Wednesday, February 20, 2013

Some in Appalachia have prison buyer's remorse

"Rural communities, especially in Central Appalachia, recruit prisons hoping to land jobs. But some Eastern Kentucky leaders who got prisons now question their decision, saying the jobs haven’t materialized and the prisons drain local resources," reports the Daily Yonder, introducing a story by Sylvia Ryerson of WMMT-FM  in Whitesburg, Ky.

In the 1990s, a third "of all rural prison construction nationwide occurred in four of the most economically depressed regions in the country . . . the West Texas Plains, South Central Georgia, the Mississippi Delta and the coalfields of Central Appalachia," Ryerson reports, citing Department of Agriculture research and noting three more coalfield prisons have been built since. (Click on map for larger version)
While the prisons were touted as job creators, the federal Bureau of Prisons' tough employment standards eliminated most of the unemployed and underemployed people in McCreary County, Kentucky, on the Tennessee border. "Of the 300 and something employees that work at the prison, I don’t think we have over 25 or 30 local people that are working there," former county judge-executive Blaine Phillips told Ryerson. "And the others . . . they don’t chose to live here. It was not what they were telling us at first.”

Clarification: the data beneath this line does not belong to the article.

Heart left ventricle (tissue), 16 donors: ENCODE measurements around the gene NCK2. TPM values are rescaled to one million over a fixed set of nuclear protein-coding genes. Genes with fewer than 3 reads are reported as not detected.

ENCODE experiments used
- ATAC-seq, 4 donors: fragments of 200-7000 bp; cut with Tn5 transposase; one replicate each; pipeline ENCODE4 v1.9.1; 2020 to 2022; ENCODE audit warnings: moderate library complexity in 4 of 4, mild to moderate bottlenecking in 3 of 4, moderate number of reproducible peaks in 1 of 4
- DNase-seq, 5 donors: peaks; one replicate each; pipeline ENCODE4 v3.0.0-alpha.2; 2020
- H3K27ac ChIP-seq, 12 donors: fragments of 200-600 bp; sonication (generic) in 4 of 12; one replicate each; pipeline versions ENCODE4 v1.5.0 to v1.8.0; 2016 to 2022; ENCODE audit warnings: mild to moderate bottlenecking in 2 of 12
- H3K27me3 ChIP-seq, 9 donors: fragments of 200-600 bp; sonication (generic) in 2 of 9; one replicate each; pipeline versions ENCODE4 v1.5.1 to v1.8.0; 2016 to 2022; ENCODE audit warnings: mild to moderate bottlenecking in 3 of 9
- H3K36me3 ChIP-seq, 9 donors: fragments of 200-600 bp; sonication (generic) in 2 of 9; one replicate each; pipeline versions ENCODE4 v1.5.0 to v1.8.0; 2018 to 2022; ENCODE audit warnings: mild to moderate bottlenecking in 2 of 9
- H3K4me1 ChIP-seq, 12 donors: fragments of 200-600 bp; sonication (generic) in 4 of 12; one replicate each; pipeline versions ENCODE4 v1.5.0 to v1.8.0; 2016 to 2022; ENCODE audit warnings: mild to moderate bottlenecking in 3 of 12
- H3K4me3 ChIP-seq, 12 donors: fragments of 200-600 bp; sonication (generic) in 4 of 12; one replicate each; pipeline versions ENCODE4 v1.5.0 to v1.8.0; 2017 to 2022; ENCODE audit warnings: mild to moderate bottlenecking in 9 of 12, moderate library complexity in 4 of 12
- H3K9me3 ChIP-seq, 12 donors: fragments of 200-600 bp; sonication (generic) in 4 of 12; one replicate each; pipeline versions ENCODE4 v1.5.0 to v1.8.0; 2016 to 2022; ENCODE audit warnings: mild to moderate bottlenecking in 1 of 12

Ryerson cites research through 2004 saying "We find no evidence that prison expansion has stimulated economic growth. In fact, we provide evidence that prison construction has impeded economic growth in rural counties that have been growing at a slow pace." (Read more)

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